If you've ever peed in a pool, you know that the whole "the water will turn colors and we'll know you did it" thing is a total urban myth. But the lack of poolside justice doesn't mean you shouldn't feel guilty about what you did. The latest news—a study of 31 public swimming pools and hot tubs in Canada—shows that mid-swim peeing is a pretty big problem.
A team of researchers from the University of Alberta, Edmonton, found that 100 percent of the pools and tubs they sampled tested positively for acesulfame potassium (ACE), an artificial sweetener commonly found in processed food that passes through the body unaltered. (Translation: pee.) One Olympic-sized pool (830,000 liters total) had about 75 liters of urine in it, according to the study. To help you visualize: that's like dumping 75 full Nalgene bottles of pee into a competitive swimming pool. UM, gross.
We kinda already knew how many people were guilting of going number one in the water; about 19 percent of people admitted to having peed in a pool in a 2012 study by the International Journal of Aquatic Research and Education. But knowing how much of it is swimming around with us is an unsettling reminder that going for a dip or logging some laps in the pool isn't a purely healthy, recreational activity as we might think. (Here's what Olympic swimmer Natalie Coughlin thinks about peeing in the pool.)
But that's what chlorine is for, right? Not so fast, Phelps. Pools are loaded up with disinfectants to protect still water from breeding scary bacteria (like salmonella, giardia, and E. coli), and those disinfectants undergo chemical reactions with the organic matter (read: dirt, sweat, lotion, and—yep—pee) that humans introduce into the pool, according to this video by the American Chemical Society. These reactions create a thing called disinfection byproducts (DBPs). Urine specifically contains a lot of urea, which combines with chlorine to create a DBP called trichloramine, which causes that classic pool smell, as well as red, irritated eyes, and has been linked (like most other DBPs) to respiratory issues like asthma. And although other organic matter does contribute to the DBPs in pools, urine is responsible for half the DBPs produced by swimmers. Somes pools were found to be 2.4 times more mutagenic (filled with gene-altering agents) and hot tubs were 4.1 times more mutagenic than basic tap water, according to another study in the journal Environmental Science & Technology. (More on that: How Gross Your Gym Pool Really Is.) A large portion of those came straight from urea, according to the researchers. (And this doesn't even count the other scary parasites swimming around in public pools, ponds, lakes, and water parks.)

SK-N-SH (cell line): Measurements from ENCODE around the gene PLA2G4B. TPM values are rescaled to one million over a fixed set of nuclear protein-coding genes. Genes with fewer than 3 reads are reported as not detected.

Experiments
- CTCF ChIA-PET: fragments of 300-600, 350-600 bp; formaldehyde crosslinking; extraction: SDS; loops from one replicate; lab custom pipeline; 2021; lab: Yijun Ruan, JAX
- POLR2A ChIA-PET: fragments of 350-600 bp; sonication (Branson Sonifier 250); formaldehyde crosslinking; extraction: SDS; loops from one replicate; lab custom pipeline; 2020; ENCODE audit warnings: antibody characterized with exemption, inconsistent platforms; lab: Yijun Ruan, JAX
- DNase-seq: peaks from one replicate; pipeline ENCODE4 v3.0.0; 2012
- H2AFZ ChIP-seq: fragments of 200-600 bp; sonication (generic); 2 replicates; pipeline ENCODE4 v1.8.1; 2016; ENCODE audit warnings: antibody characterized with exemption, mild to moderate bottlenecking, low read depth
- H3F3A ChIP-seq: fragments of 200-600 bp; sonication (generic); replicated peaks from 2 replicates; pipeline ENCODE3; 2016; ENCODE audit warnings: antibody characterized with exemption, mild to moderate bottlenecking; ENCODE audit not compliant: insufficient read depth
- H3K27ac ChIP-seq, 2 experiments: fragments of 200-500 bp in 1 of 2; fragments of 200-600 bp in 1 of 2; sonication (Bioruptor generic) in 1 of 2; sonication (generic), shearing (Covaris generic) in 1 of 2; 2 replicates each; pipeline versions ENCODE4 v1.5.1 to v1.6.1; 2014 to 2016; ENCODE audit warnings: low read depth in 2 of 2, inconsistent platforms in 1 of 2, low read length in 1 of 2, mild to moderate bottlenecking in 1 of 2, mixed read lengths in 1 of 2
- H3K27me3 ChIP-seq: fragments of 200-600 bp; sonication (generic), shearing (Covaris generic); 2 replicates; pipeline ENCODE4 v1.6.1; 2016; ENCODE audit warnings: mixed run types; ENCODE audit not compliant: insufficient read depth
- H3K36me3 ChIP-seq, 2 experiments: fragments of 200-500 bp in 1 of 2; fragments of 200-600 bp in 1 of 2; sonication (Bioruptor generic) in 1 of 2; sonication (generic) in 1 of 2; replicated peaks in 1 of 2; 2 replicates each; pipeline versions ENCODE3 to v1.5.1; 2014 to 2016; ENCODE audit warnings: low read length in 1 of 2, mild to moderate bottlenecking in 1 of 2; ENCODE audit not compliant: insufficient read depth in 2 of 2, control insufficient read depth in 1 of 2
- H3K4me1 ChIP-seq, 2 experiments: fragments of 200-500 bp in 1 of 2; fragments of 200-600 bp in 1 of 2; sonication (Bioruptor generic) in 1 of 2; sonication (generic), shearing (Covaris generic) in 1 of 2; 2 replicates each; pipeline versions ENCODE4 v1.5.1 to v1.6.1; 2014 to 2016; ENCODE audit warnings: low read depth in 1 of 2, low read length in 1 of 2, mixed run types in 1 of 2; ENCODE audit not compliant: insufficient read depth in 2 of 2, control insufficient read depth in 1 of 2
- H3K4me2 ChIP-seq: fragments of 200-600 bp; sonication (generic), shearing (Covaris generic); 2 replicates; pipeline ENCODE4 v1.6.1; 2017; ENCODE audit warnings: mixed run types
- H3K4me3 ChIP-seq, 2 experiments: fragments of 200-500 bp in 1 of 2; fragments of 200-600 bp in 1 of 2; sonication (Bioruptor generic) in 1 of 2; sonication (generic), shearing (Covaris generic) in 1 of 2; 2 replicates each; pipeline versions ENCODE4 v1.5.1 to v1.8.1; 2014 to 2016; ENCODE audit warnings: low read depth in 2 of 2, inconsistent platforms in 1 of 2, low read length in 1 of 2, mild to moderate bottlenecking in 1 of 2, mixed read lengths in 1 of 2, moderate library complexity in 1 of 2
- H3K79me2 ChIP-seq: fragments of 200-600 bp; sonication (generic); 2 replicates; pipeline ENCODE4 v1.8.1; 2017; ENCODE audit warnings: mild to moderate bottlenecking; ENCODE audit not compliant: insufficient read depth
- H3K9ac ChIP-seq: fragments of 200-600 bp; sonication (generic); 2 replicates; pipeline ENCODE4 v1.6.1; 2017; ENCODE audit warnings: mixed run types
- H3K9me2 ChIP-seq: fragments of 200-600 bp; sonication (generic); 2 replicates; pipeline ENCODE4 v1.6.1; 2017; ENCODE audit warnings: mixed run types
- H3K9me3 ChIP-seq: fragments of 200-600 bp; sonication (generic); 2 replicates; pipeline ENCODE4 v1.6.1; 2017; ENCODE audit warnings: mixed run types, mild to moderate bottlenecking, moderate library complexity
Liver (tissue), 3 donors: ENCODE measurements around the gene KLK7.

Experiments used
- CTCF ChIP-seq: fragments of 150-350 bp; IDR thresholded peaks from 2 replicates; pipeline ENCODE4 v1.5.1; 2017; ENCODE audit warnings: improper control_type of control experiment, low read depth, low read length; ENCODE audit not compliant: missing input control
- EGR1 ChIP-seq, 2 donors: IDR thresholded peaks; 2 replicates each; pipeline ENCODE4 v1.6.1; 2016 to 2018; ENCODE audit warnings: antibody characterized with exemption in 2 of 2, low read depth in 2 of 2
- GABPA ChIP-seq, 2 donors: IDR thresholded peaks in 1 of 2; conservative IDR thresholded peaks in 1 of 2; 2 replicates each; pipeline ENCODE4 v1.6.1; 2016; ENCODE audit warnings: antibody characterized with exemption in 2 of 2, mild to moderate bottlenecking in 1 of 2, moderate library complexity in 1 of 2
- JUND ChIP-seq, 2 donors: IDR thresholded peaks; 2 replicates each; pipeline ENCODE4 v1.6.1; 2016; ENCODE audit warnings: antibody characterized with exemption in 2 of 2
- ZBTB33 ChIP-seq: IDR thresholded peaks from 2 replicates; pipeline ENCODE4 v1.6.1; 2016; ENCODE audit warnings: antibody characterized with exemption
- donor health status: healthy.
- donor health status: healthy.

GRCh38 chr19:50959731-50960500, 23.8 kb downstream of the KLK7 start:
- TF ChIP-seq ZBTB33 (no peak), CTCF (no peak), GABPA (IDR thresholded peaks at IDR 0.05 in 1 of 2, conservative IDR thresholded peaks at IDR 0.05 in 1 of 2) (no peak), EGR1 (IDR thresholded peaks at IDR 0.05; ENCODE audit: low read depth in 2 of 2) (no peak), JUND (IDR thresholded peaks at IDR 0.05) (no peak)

We'd never tell you to skip your next swim, but we will tell you to empty out your bladder beforehand. And make sure to hit the showers pre-swim—that'll mean less dirt and sweat going into the water.